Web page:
Start Seeing Monarchs Farm Bureau to Celebrate 'Pollinator Week' June 21-26
A third of the food and drinks individuals consume depends on pollination. As a keystone group, the survival of many other plant and animal species depends on pollinators for their survival. Pollinators include bees, butterflies, moths, beetles, flies, birds, and bats.
However, pollinator numbers have declined steadily due to habitat loss, degradation, and fragmentation as well as insecticide, pesticide, disease, parasite, and invasive plant pressure.
At the end of June, Cook County Farm Bureau will celebrate “Pollinator Week” and celebrate the connection between pollinators and the food we eat. Pollinator Week materials will also direct interested individuals to visit https://bit.ly/33g5hL1 to learn more about creating your own pollinator garden, even if you have limited space.
As pollinator habitat declines, this fall Farm Bureau is creating a “Monarch Waystation,” a stopping point for monarchs as each fall hundreds of millions of monarch butterflies migrate from the United States and Canada to the mountains in central Mexico for the winter. They return in spring, specifically in May.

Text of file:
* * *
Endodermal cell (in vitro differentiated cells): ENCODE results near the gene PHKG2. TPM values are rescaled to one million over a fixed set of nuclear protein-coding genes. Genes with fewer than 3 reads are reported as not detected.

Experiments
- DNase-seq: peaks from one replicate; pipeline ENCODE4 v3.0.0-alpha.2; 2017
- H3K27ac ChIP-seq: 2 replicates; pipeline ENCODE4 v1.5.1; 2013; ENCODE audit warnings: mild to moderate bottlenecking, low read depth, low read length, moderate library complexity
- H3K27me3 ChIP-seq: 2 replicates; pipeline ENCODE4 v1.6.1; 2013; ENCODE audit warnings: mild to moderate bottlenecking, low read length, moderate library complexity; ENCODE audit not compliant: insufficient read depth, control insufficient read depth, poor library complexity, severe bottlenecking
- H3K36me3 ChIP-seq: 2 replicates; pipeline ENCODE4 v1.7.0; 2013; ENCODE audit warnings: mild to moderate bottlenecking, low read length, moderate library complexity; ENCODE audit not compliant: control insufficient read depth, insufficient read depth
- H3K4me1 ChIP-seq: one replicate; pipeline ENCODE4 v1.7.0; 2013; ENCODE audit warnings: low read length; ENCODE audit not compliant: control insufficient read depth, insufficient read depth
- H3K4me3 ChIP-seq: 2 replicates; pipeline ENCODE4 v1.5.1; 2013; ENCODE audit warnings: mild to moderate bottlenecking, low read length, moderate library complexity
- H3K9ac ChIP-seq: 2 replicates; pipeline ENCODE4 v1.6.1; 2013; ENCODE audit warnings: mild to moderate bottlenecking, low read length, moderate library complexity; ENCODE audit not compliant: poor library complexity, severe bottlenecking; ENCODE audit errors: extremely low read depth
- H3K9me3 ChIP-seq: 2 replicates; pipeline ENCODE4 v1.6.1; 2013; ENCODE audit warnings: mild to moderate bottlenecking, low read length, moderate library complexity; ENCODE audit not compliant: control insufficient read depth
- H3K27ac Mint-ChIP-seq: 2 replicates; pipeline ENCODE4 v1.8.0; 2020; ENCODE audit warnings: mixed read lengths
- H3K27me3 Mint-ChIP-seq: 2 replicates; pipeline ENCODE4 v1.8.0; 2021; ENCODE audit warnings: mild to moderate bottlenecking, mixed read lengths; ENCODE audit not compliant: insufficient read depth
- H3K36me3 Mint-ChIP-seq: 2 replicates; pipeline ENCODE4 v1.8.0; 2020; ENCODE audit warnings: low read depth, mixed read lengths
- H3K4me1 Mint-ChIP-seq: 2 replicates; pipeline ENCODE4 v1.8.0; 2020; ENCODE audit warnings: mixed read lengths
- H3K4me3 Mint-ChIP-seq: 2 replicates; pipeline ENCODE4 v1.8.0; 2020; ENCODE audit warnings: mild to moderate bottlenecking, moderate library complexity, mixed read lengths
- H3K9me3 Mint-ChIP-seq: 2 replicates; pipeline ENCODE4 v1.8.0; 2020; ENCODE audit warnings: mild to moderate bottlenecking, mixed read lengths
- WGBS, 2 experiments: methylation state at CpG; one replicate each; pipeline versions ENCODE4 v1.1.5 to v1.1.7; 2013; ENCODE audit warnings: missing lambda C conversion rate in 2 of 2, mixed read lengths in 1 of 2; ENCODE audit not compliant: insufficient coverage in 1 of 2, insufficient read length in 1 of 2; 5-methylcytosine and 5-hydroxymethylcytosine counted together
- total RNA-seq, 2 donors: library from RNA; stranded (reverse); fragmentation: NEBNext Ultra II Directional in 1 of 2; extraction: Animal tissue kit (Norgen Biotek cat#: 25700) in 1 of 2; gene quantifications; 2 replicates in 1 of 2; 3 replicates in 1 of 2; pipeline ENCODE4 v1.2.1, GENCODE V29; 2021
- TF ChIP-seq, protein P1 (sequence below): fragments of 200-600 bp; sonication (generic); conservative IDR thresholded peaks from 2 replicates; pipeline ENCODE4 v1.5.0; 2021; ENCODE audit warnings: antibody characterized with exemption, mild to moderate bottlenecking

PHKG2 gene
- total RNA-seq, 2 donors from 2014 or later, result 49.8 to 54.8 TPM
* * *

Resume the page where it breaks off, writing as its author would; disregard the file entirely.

Farm Bureau’s Monarch Waystation will also be a pollinator garden and will provide habitat for a variety of bees, butterflies, moths, beetles, and flies. The garden will be located along Salford Avenue next to the Farm Bureau building and will provide a site for both pollinators and the community members wishing to enjoy the plants and pollinators.
Farm Bureau leaders, volunteers, and staff will install the garden this summer. A portion of the plant materials will be provided by the GROWMARK Pollinator Program. After construction and installation of the garden, the garden will be registered with Monarch Watch as an official Monarch Waystation.